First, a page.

Samsung taken to court in Australia over misleading IP-rating advertisements shows a wider issue in the industry

From Samsung's website

Samsung is being taken to court in Australia over misleading advertisements over the IP rating of their devices, shining a light on a wider issue in the smartphone industry.

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Samsung is being taken to court in Australia by the Australian Competition and Consumer Commission (ACCC) over “allegedly” false and misleading advertisements, where the South-Korean manufacturer showed their phones worked in the water. The ACCC claims to have reviewed over 300 advertisements from the phone maker, in which the company showcases their IP67/IP68 devices being used in the pool and the beach. When asked, Samsung declared they still stood by their advertisements. On the other hand, the usual fine print specifies their devices are not meant to be used in the water, with any liquid damage not covered under their warranty.

It is important to understand how these IP rating tests are done. First, the devices are immersed in clear/fresh water, and not pool water, which usually contains chlorine, or sea water, which contains salt. The devices are, as mentioned, “immersed”, and not tossed into the water. In other words, strong water pressures, such as a tap, can break the protections and affect the device. For IP67, the device must be able to remain in under 1 metre of water for 30 minutes. For IP68, Samsung chooses a depth of 1.5 metres maximum, for 30 minutes. The key words are “controlled environment”, or “lab environment”, which are usually very far from real conditions. It is also important to point out that IP67/IP68 devices are only “water resistant”, and not “waterproof”, which is a big difference.

From Samsung’s website.

The lawsuit covers devices and events taking place since 2016, although, curiously, a very quick YouTube search reveals the company had been promoting this “water resistance” since at least 2014, with their Samsung Galaxy S5, with the title “Made for Australia” and going as far as showing the device splashed by what appears to be salt water.

Regardless of whether Samsung is in the right or in the wrong, this shows a wider issue with smartphone advertisements and the IP rating overall. For instance, it is not unusual for the average consumer, and even the more advanced/knowledgeable consumer, to qualify IP67 and IP68 ratings as “waterproof”, while they are far from that, actually just being “water resistant” and “dust proof”, as we’ve just mentioned. It is not unusual for consumers to see this rating as a “must have”, to shower with the phone or take it to the pool.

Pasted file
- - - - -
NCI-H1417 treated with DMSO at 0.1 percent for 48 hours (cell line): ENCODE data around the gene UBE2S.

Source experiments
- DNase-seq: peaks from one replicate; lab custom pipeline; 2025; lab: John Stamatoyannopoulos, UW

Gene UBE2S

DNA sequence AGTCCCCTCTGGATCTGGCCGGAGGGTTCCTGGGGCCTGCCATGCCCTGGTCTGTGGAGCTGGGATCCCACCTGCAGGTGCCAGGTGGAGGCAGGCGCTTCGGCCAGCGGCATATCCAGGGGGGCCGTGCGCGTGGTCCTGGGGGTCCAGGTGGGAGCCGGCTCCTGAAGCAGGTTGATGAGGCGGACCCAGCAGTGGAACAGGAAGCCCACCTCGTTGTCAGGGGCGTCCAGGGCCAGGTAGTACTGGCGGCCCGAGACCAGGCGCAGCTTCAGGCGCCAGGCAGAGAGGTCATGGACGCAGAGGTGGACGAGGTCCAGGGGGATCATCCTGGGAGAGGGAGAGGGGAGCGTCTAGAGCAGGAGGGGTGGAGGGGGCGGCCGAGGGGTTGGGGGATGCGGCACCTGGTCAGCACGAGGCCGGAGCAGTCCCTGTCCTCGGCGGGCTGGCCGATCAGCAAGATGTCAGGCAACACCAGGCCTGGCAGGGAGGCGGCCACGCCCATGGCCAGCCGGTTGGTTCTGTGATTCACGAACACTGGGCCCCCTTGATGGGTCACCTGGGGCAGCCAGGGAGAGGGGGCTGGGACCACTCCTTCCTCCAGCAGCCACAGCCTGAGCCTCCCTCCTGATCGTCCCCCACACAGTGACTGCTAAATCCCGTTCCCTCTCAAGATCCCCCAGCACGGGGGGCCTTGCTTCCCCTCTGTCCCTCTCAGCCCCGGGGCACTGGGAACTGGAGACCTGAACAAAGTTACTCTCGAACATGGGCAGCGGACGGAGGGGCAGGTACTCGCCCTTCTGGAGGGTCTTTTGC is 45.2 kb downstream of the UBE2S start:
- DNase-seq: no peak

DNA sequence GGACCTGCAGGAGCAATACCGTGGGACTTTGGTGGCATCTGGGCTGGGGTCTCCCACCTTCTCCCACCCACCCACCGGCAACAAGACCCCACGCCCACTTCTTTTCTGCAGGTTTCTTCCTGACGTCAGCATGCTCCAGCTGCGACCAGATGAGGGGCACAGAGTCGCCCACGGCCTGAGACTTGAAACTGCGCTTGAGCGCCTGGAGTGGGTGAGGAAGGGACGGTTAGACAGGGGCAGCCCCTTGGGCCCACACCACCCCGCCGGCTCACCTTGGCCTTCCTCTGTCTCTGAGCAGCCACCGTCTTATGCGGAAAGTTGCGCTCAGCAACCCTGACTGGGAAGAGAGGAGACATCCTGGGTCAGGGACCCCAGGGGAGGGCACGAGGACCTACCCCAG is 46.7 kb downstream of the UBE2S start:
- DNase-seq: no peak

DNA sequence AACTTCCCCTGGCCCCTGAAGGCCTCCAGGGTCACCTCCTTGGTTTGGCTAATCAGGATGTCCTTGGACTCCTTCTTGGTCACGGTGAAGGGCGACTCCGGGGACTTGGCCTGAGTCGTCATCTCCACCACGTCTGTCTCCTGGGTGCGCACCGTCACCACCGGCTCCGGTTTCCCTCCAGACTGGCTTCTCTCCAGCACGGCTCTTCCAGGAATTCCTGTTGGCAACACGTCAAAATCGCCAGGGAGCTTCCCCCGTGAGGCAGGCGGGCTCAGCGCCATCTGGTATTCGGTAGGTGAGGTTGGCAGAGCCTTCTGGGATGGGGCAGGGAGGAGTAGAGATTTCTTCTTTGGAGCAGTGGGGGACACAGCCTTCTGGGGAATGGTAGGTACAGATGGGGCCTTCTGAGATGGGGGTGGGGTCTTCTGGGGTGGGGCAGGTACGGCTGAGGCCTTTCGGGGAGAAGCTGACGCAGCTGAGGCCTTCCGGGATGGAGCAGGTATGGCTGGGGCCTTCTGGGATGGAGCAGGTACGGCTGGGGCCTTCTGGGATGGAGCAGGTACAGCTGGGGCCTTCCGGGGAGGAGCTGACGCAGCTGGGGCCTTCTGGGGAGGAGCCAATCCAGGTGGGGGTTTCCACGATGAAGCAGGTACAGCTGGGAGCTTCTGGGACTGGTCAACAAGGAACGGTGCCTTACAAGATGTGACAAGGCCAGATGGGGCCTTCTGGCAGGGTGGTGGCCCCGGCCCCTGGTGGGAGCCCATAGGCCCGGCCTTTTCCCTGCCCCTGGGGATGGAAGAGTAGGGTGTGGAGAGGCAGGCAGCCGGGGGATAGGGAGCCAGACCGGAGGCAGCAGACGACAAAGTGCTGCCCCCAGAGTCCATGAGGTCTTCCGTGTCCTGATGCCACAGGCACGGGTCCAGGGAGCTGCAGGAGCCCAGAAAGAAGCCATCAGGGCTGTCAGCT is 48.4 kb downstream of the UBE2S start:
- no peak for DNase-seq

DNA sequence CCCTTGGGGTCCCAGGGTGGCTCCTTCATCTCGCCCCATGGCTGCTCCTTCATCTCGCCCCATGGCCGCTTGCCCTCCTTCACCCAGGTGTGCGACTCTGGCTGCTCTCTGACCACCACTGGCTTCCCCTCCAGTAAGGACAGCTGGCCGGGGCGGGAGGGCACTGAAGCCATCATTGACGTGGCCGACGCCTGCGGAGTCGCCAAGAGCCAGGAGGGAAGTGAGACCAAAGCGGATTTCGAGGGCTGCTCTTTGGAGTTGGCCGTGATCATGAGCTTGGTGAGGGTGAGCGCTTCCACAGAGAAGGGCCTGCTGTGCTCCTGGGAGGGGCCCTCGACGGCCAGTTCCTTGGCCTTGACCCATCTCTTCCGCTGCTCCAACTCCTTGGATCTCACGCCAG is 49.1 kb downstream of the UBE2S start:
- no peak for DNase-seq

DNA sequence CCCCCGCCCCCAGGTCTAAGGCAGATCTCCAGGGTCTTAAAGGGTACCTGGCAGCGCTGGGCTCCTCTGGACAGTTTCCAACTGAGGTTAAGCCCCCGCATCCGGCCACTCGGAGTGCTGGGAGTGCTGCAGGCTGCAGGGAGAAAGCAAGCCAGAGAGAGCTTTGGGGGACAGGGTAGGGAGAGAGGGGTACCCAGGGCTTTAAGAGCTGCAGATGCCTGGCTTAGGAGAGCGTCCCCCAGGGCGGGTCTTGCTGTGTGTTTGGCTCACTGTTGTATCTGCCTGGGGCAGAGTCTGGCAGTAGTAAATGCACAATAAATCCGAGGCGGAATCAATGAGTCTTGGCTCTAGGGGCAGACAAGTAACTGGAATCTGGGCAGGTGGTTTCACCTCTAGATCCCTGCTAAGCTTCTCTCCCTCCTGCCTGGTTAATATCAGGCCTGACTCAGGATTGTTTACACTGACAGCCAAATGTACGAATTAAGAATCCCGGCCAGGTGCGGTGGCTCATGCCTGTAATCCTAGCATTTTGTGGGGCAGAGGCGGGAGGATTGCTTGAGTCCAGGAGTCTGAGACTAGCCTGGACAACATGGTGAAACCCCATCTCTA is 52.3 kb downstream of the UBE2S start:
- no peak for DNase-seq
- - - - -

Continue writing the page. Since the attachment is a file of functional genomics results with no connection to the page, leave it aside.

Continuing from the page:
Sure, this shows many more problems in our modern society, with the user being so obsessed with their phone that they even need to shower with it, raising quite a lot of questions (what do they do with it in the shower? Can’t they put that call on hold for 5 minutes?), or going to the pool to “enjoy it”, but ending up on their device… they should have stayed at home then.

Many consumers will thus buy IP67 and IP68 devices, and constantly wet them, without realizing that they are not made for this. Not only are the tests done in-lab, but pool water, for instance, contains chlorine and other chemicals, which can damage the device, and under the shower, most use soap, which can cause other damages to the device and the seals. These same consumers will then complain or blame the brand over the rating, the device having failed to be “waterproof”. It is also important to point out most brands do not cover liquid damage, so any potential damage will have to be covered by either a private insurance (if the consumer has one) or come out of their own pocket.

At the end of the day, both the consumer and the manufacturer are to be blamed: the manufacturer for producing misleading ads or ads that could be misunderstood, such as an IP67/IP68 device near water (be it pool, bath, beach, etc), and the consumer for always asking impossible things but never taking responsibility for their own mistakes. It is important to point out the average consumer, for some unknown reason, never reads the warranty policy, with many thinking physical and/or liquid damage is covered by the manufacturer.

As with most modern problems, manufacturers have found solutions (to problems created mostly by them), such as selling cases promising to protect your device for water activities, such as scuba or diving. An example would be Huawei’s snorkel case for the Mate 20 Pro & P30 Pro, allowing users to use their phone underwater at depths of maximum 10 metres for up to 60 minutes.

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